14. Mammalian cell biology

    Elkind, M.M.

    1975-01-01

    Studies of the action of N-ethylmaleimide (NEM), as an inhibitor of repair of x radioinduced injuries were extended from synchronous Chinese hamster cells to synchronous human HeLa cells. These studies showed a similar mode of action in both cell types lending support to the notion that conclusions may be extracted from such observations that are of fairly general applicability to mammalian cells. Radiation studies with NEM are being extended to hypoxic cells to inquire if NEM is effective relative to oxygen-independent damage. Observations relative to survival, DNA synthesis, and DNA strand elongation resulting from the addition products to DNA when cells were exposed to near uv in the presence of psoralen were extended. (U.S.)

  15. Gingival plasma cell granuloma

    Amitkumar B Pandav

    2012-01-01

    Full Text Available Plasma cell granuloma, also known as inflammatory pseudotumor is a tumor-like lesion that manifests primarily in the lungs. But it may occur in various other anatomic locations like orbit, head and neck, liver and rarely in the oral cavity. We here report an exceedingly rare case of gingival plasma cell granuloma in a 58 year old woman who presented with upper gingival polypoidal growth. The histopathological examination revealed a mass composed of proliferation of benign spindle mesenchymal cells in a loose myxoid and fibrocollagenous stroma along with dense infiltrate of chronic inflammatory cells predominantly containing plasma cells. Immunohistochemistry for kappa and lambda light chains showed a polyclonal staining pattern confirming a diagnosis of plasma cell granuloma.

  16. Mammary gland stem cells

    Fridriksdottir, Agla J R; Petersen, Ole W; Rønnov-Jessen, Lone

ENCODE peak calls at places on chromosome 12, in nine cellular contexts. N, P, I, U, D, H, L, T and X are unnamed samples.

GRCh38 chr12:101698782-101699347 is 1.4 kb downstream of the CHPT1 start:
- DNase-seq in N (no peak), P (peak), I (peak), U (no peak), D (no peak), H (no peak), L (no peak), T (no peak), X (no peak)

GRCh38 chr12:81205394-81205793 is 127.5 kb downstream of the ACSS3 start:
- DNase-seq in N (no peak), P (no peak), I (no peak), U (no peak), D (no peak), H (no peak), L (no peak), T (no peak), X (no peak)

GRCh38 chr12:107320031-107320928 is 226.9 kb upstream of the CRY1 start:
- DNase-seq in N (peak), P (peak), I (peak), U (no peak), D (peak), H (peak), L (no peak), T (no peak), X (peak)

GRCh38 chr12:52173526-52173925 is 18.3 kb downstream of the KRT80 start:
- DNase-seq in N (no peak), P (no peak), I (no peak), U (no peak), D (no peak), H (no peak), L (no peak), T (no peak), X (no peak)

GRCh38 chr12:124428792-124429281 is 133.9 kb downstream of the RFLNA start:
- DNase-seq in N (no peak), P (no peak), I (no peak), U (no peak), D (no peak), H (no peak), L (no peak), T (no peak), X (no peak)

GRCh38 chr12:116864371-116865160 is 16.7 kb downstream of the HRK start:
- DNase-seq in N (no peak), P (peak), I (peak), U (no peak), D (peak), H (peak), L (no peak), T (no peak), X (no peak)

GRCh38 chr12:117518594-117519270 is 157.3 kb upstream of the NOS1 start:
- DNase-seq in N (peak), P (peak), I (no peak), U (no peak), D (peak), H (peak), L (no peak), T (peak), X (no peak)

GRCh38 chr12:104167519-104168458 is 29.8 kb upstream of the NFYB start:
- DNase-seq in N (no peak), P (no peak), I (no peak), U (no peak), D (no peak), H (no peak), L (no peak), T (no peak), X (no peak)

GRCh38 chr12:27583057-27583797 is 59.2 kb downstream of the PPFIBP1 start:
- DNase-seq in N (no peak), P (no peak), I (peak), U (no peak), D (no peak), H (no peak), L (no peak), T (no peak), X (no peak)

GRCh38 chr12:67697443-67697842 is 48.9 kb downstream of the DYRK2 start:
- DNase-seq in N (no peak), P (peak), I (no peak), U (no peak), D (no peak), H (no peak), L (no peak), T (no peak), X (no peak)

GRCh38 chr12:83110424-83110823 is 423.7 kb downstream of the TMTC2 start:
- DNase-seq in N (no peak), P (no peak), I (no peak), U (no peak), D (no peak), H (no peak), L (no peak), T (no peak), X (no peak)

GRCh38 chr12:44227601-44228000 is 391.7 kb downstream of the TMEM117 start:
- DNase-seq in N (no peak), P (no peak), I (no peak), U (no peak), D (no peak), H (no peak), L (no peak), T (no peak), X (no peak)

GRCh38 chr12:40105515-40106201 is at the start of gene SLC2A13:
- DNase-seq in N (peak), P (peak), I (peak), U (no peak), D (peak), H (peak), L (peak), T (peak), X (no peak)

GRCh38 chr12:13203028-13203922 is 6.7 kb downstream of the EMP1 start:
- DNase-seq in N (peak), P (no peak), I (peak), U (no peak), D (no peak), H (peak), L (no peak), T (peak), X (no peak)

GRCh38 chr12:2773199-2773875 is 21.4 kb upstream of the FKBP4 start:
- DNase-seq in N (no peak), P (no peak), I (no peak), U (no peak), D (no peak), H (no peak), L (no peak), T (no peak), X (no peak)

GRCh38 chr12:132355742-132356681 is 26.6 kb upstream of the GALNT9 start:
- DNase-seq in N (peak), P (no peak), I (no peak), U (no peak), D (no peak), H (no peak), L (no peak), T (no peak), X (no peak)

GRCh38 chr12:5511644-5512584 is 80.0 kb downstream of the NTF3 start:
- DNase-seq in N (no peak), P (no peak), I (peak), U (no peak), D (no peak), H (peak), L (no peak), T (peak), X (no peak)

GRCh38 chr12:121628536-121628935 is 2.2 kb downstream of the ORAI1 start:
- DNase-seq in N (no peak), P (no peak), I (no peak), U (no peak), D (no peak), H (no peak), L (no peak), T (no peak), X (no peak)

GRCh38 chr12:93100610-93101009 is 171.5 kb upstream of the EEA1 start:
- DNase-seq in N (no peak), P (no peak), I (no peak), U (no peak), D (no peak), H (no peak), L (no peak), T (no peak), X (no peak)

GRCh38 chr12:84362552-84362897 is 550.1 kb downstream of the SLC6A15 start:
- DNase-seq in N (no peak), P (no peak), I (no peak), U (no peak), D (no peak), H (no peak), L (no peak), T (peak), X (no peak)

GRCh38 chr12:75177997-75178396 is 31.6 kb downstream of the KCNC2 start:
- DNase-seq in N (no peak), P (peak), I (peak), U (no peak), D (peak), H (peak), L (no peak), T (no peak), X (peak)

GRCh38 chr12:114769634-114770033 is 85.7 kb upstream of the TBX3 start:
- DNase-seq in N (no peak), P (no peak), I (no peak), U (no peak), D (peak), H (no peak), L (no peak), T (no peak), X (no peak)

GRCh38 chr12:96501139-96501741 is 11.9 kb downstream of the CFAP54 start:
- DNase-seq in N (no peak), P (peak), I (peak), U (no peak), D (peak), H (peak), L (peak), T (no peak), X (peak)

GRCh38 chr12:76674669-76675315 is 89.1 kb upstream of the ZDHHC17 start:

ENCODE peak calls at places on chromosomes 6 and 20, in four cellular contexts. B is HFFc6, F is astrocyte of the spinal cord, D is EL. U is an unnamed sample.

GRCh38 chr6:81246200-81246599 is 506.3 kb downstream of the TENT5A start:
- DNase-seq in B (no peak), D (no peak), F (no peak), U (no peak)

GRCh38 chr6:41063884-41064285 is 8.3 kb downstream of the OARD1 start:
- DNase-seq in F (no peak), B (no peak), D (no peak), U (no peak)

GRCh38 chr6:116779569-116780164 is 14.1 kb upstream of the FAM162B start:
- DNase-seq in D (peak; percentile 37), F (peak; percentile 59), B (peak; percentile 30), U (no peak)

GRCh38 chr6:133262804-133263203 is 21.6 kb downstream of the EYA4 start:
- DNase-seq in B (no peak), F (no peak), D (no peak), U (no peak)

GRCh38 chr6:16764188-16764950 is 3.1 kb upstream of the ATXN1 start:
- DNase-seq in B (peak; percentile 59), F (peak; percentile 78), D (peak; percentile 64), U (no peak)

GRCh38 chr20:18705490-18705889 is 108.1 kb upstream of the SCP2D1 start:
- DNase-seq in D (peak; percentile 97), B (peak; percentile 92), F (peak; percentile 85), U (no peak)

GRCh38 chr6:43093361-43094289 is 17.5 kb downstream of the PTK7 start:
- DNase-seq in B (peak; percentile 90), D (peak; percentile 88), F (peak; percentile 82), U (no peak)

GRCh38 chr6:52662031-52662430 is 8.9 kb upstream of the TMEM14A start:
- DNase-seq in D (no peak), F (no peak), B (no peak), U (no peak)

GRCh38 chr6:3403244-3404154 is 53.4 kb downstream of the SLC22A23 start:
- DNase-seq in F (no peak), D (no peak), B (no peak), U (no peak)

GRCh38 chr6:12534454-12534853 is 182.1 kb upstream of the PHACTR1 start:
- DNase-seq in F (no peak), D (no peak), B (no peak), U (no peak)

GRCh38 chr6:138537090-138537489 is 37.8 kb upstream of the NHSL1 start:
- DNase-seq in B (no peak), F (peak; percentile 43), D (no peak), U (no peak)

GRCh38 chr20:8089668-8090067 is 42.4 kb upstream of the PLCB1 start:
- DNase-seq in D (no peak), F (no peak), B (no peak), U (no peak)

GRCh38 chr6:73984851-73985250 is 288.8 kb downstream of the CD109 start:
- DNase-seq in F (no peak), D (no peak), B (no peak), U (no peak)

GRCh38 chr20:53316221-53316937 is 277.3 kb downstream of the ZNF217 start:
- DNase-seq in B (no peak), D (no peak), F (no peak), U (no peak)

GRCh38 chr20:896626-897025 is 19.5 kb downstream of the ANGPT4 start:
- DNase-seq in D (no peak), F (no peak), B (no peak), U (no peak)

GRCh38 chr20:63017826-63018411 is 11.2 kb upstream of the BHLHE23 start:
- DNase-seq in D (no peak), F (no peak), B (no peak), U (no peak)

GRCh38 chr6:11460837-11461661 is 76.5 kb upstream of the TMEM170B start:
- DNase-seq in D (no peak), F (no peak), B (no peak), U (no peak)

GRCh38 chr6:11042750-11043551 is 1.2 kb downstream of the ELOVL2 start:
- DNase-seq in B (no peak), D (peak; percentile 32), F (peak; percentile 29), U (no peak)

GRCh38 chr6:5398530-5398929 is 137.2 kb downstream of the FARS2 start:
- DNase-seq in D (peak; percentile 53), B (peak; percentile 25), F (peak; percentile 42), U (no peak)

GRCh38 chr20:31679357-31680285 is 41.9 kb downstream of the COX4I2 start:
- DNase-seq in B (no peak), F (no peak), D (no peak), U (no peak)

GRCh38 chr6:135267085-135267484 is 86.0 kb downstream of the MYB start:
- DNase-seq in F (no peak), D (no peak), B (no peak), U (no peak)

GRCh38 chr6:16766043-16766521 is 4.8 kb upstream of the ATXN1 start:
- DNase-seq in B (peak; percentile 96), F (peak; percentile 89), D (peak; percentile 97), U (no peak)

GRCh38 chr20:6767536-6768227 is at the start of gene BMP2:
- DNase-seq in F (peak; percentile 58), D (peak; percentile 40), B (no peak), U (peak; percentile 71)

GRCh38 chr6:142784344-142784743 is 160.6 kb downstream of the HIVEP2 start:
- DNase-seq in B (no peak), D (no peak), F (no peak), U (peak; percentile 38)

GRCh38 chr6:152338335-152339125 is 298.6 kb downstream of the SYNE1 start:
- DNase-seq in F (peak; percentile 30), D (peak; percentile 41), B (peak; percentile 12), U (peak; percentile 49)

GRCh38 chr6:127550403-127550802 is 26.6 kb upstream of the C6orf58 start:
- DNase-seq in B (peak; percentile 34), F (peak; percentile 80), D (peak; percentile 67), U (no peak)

2011-01-01

    Distinct subsets of cells, including cells with stem cell-like properties, have been proposed to exist in normal human breast epithelium and breast carcinomas. The cellular origins of epithelial cells contributing to gland development, tissue homeostasis and cancer are, however, still poorly...... and differences between mouse and human gland development with particular emphasis on the identity and localization of stem cells, and the influence of the surrounding microenvironment. It is concluded that while recent advances in the field have contributed immense insight into how the normal mammary gland...... develops and is maintained, significant discrepancies exist between the mouse and human gland which should be taken into consideration in current and future models of mammary stem cell biology....

  17. Synaptic Cell Adhesion

    Missler, Markus; Südhof, Thomas C.; Biederer, Thomas

    2012-01-01

    Chemical synapses are asymmetric intercellular junctions that mediate synaptic transmission. Synaptic junctions are organized by trans-synaptic cell adhesion molecules bridging the synaptic cleft. Synaptic cell adhesion molecules not only connect pre- and postsynaptic compartments, but also mediate trans-synaptic recognition and signaling processes that are essential for the establishment, specification, and plasticity of synapses. A growing number of synaptic cell adhesion molecules that inc...

  18. Fuel cells 101

    Taylor, B.

    2003-06-01